The composting pad was expanded from a 40-ft by 90-ft area to a 90-ft by 110-ft area, increasing the number of aerated static pile zones from 5 to 10.

The composting pad was expanded from a 40-ft by 90-ft area to a 90-ft by 110-ft area, increasing the number of aerated static pile zones from 5 to 10.

With the expansion, the pilot facility is able to handle between 1,800 to 2,000 tons/year of food waste “comfortably.” UCRRA also built a separate 12-ft by 25-ft area for composting road-kill, which is expected to process between 7 to 10 tons/year of mortalities. The road-kill compost will only be used on site for landscaping.

UCRRA staff inspects every food waste load for contamination and to make sure it doesn’t have too much liquid, explains Whittaker. “We don’t take any load with any garbage in it, but that has only happened two or three times in the last year.” Contaminated loads are either directed to UCRRA’s on-site MSW transfer station, or the hauler, if out-of-county, has the choice to take the load back to its locality. The tip fee at the transfer station for MSW is $103/ton, notes Akhtar, which is an incentive for haulers to bring in a clean organics load. MSW collected in Ulster County is trucked to the Seneca Meadows landfill, as there are no active landfills remaining in the county.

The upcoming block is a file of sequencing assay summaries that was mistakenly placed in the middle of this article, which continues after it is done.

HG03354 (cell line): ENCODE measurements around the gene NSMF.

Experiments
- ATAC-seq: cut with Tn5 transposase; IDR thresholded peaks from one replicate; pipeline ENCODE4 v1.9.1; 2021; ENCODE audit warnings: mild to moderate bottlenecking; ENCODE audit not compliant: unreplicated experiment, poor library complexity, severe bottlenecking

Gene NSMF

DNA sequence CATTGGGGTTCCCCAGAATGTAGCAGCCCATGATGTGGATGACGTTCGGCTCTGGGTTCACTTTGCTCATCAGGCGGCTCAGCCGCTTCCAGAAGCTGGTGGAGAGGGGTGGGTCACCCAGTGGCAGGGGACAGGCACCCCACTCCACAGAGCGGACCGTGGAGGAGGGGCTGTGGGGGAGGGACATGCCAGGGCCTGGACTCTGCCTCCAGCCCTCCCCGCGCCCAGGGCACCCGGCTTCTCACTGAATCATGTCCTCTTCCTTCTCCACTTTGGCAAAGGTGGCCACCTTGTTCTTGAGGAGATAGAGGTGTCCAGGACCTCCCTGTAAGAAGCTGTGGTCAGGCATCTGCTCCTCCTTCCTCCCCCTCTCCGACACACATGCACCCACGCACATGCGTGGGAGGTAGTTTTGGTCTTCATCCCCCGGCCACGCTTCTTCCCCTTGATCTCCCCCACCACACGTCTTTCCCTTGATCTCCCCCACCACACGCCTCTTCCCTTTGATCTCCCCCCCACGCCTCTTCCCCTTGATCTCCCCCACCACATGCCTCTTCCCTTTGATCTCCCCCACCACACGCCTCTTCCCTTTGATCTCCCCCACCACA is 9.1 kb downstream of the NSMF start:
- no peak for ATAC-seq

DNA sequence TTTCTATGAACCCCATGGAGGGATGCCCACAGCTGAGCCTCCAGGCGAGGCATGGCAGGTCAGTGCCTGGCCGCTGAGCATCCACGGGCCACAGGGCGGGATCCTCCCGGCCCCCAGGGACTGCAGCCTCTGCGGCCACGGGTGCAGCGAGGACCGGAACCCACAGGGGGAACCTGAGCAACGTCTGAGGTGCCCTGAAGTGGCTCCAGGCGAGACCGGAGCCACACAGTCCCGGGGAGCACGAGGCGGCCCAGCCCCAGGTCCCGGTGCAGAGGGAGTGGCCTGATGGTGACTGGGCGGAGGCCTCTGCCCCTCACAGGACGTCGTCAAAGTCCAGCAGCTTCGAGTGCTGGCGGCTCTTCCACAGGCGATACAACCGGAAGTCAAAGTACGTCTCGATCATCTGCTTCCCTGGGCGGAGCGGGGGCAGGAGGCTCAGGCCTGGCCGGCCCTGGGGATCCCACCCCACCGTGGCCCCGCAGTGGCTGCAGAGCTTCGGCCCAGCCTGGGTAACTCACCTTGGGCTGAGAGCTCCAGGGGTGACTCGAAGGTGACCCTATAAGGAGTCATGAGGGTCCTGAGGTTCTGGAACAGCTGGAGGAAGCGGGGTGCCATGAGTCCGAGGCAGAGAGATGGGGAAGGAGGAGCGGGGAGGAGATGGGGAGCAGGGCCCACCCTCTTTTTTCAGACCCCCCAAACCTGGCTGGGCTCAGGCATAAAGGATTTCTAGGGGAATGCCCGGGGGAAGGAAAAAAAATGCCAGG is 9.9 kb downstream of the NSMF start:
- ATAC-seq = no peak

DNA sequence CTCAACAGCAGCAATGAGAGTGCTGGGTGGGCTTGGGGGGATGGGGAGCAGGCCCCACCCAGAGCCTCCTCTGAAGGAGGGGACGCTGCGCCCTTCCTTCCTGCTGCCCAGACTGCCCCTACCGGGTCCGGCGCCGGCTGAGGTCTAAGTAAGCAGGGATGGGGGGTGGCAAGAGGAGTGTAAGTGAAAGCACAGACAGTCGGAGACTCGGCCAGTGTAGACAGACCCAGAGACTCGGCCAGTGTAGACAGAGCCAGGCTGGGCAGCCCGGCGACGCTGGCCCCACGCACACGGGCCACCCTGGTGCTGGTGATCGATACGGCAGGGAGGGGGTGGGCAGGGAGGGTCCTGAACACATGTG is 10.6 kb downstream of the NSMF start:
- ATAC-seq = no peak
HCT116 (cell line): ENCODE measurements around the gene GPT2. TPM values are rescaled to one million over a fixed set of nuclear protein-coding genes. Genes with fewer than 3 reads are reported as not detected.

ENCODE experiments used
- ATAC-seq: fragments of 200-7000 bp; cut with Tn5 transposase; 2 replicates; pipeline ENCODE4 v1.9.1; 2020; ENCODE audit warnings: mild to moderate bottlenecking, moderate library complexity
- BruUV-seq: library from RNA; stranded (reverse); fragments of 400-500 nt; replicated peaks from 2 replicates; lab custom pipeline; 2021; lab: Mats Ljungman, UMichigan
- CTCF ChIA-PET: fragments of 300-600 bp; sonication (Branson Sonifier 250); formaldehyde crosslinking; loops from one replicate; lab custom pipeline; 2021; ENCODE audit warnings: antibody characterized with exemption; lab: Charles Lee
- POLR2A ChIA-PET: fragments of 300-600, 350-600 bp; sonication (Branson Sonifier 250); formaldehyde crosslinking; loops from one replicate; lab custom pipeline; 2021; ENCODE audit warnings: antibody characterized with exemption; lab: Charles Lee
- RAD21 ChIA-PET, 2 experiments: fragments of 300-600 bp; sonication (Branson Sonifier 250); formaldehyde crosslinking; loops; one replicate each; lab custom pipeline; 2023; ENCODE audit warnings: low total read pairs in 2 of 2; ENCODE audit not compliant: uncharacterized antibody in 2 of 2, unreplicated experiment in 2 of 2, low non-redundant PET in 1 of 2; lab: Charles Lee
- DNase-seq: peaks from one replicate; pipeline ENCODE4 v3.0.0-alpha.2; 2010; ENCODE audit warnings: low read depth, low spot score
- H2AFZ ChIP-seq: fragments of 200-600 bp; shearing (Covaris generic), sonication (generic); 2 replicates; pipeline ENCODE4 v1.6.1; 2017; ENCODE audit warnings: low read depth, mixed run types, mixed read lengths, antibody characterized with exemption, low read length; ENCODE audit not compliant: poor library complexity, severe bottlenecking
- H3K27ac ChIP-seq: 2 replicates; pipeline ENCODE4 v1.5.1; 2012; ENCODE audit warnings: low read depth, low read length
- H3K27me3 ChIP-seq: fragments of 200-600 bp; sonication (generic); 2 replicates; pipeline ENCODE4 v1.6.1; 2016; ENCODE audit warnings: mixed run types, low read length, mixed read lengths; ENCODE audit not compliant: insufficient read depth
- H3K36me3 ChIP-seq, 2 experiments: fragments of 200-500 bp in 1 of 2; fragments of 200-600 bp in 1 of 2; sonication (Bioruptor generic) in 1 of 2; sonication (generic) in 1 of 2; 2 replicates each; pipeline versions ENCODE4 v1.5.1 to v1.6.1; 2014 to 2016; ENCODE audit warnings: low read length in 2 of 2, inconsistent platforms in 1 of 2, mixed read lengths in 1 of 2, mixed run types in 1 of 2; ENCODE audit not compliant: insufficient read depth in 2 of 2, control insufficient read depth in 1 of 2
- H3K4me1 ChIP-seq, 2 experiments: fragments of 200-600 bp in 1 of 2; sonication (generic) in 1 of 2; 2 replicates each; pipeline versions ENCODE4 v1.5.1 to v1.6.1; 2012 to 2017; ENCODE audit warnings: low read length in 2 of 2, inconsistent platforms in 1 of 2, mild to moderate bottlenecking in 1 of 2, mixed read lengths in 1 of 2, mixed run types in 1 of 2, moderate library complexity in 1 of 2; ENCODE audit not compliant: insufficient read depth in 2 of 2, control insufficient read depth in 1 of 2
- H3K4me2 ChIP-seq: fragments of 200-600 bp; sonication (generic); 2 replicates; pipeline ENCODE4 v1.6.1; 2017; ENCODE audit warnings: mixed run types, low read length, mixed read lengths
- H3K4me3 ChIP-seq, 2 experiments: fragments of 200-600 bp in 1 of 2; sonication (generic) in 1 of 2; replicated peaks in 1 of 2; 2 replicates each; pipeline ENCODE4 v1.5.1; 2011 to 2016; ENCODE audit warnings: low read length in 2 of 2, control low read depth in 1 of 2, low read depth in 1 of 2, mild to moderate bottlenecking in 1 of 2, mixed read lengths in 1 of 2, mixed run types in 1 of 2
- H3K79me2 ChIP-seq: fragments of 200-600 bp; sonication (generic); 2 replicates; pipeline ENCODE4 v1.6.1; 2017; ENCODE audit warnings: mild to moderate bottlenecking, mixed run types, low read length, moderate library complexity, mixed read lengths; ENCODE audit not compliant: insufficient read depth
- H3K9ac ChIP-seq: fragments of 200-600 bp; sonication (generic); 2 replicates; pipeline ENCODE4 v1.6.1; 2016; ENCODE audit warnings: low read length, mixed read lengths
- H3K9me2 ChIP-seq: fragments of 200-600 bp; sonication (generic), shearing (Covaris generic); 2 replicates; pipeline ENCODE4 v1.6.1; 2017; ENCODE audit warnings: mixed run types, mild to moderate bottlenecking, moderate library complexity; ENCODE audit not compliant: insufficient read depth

Incoming food waste is mixed with wood chips and put into an ASP zone. The mixture sits on lateral pipes receiving forced aeration for 30 days, followed by 28 to 30 days in a secondary area without aeration. Finished compost, which is U.S. Composting Council STA-certified, is screened to remove any bulky material and sold in bulk for $30/ton. Whittaker notes that UCRRA has had no odor complaints since the pilot began in 2012.

With the assistance from the Ulster County Department of the Environment, UCRRA has applied for a grant to help with the composting facility’s further expansion, including purchase of a bagging unit. “Our compost has gotten great reviews from the public, including from one local farmer who found it revived his trouble-prone soils,” says Akhtar.

UCRRA’s primary motive for the operation is to reduce the amount of organics going to landfill. To incentivize haulers to collect food waste, for example, it lowered the food waste tipping fee from an initial $50/ton in 2012 to $30 in May 2013, and again in 2014 to $20. UCRRA hopes ultimately to turn a small profit, and is well on its way, selling nearly as much compost (719 tons) as it has taken in food waste (1,000 tons) year-to-date.

Marsha W. Johnston, an editor with Earth Steward Associates, is a Contributing Editor to BioCycle.